The Editing Cycle #10 – Top Ten Tips for Editing
Editing can be overwhelming, but here are my top ten tips to help break the process down.
1) Start Big
On day one of editing, you don’t know what cuts will be made – and there are always going to be cuts – so your first task as an editor is to tackle the big things. Do you have a plot hole? Do you feel like there are too many characters clogging up the spotlight? There’s no point editing sentence by sentence before you know which sentences you are going to keep.
Your order of editing should be: 1. Fix anything that affects the whole novel. 2. Reality and consistency checks. 3. Are your character arcs smooth and thorough? 4. Chapter by chapter. 5. Sentence by sentence. 6. Grammar checks.
2) Simplify Your Writing
The biggest mistakes I see on a daily basis are surplus words and complex sentences. The best writing is simple. This isn’t always an easy concept to accept, but let’s take a closer look:
Katie couldn’t quite believe her luck and she quickly and speedily jumped off the fence – which wasn’t very high – and ran to meet her boyfriend.
“Andrew!” Katie cried in disbelief as she leapt from the fence and catapulted into his arms.
The process of reading should be easy on the reader and by simplifying your sentence structure, you allow yourself the freedom of a more complex vocabulary.
3) Avoid Passive Tone
Write in active voice wherever possible. For example, change ‘The cracked window was illuminated by a beam of light’ to ‘A beam of light illuminated the cracked window’. This isn’t a definitive rule and you should be especially careful when applying it to dialogue, but it is generally preferred and more effective.
4) Consider Every Word
Pretend for a moment that prose writing and poetry are the same and you have only a limited number of words, because, in truth you do. While you have a much wider reach than a poet, it is still important to select your words carefully and avoid over-used phrases such as ‘it was the best day ever’ or ‘her smile lit up the room like the sun’. When we write a novel, we write in paragraphs, often thinking ahead to our next sentence, but it’s important to retrace our steps and ask: could I have used a more powerful word? It’s also important to not always be powerful: I once made the mistake of replacing every use of ‘said’ with another word, but when every word is special, no word is.
5) Location, Location
A reader becomes as familiar with key locations in a novel as they are with key characters. For example, Diagon Alley in Harry Potter or Unseen University in the Discworld series. Create a list of all the locations in your novel and see if any can be combined to create a repeat location. If this is achieved, you can experiment with showing the location in a different light and using this change in perception to reflect any changes in the plot. For example, a playground full of children in the middle of the day can later become an abandoned playground at night to emphasise a darker turn in the novel.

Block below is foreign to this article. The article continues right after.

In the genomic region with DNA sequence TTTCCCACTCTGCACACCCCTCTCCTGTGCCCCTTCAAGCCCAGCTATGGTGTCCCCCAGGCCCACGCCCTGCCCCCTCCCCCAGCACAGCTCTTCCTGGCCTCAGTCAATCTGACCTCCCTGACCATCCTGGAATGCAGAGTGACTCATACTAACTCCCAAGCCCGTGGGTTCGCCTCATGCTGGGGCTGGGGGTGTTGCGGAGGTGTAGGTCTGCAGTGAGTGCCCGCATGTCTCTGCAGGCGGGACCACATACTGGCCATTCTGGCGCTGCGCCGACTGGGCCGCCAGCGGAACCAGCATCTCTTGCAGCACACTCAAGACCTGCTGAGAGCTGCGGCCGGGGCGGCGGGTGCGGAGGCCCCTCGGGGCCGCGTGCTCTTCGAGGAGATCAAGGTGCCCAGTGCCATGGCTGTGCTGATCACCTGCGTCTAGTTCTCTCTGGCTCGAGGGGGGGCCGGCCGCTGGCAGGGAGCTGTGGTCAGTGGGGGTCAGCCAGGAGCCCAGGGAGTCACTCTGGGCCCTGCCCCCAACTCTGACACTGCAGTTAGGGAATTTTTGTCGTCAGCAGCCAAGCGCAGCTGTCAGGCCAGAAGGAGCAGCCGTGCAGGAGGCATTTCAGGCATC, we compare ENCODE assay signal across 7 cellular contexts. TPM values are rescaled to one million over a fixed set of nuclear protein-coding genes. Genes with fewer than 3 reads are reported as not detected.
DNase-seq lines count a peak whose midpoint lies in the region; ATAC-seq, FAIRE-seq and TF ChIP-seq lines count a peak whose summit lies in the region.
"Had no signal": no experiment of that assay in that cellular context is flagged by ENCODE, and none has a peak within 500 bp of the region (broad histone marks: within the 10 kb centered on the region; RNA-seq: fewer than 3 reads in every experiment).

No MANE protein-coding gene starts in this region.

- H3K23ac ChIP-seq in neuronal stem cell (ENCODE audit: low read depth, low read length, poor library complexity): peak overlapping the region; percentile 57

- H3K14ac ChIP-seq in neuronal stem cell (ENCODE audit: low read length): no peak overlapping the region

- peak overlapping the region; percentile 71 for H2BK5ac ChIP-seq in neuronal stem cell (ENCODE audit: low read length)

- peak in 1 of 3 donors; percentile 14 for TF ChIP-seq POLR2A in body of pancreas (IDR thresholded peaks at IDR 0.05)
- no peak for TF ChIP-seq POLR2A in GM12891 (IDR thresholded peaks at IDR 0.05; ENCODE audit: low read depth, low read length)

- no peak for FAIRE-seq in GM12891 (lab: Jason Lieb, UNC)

6)Be Consistent and Realistic
Don’t go away fantasy writers, this applies to you as well. It’s important to set up the reader’s expectations of reality so that when something strange or unreal does happen, they will be aware that this is outside of the norm. It also creates a level of trust between a writer and their audience. If you aren’t realistic in your descriptions, you are telling your reader that they can’t rely on you and why should they believe the events of your novel if your descriptions and actions are over-exaggerated?
7) Paragraph Perfection
When reading every paragraph, ask yourself if you have revealed something about a character or done something to advance the plot. If you have achieved neither of these, ask yourself what is the paragraph doing? More likely than not, the answer is nothing and it can be cut.
8) Read Your Book Out Loud
Even if your audience is a one eared cat and a potted rhododendron, it’s important to read your writing out loud. This will help you to pinpoint which sentences your readers will stumble over and where your writing is flat or uninteresting.
9) Don’t Shortcut Conversation
It’s very tempting to jump straight into the meat of a conversation, or to end the conversation after the key exchange, but that isn’t writing dialogue. In reality, a conversation can cover three topics before it concludes, or it might break into a topic, but angle off before the conclusion can ever be reached. The most punchy exchanges of dialogue might start off as a discussion about what to buy from the shop and just as easily an explosive exchange can wind down to a request for someone to do the dishes. Include the mundane alongside the magical to offer a dose of reality.
10) Be Organised
Editing is a big job, perhaps as big as writing the novel in the first place and it’s important to be organised. Be aware of what you need to edit and save different drafts of your novel so you can recover a deleted scene at a later date, if need be. While you’re editing the big things, if you see a sentence you aren’t happy with, highlight it in red so you know to come back later should it survive the cuts.
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*Image owned by Leo Reynolds on Flickr: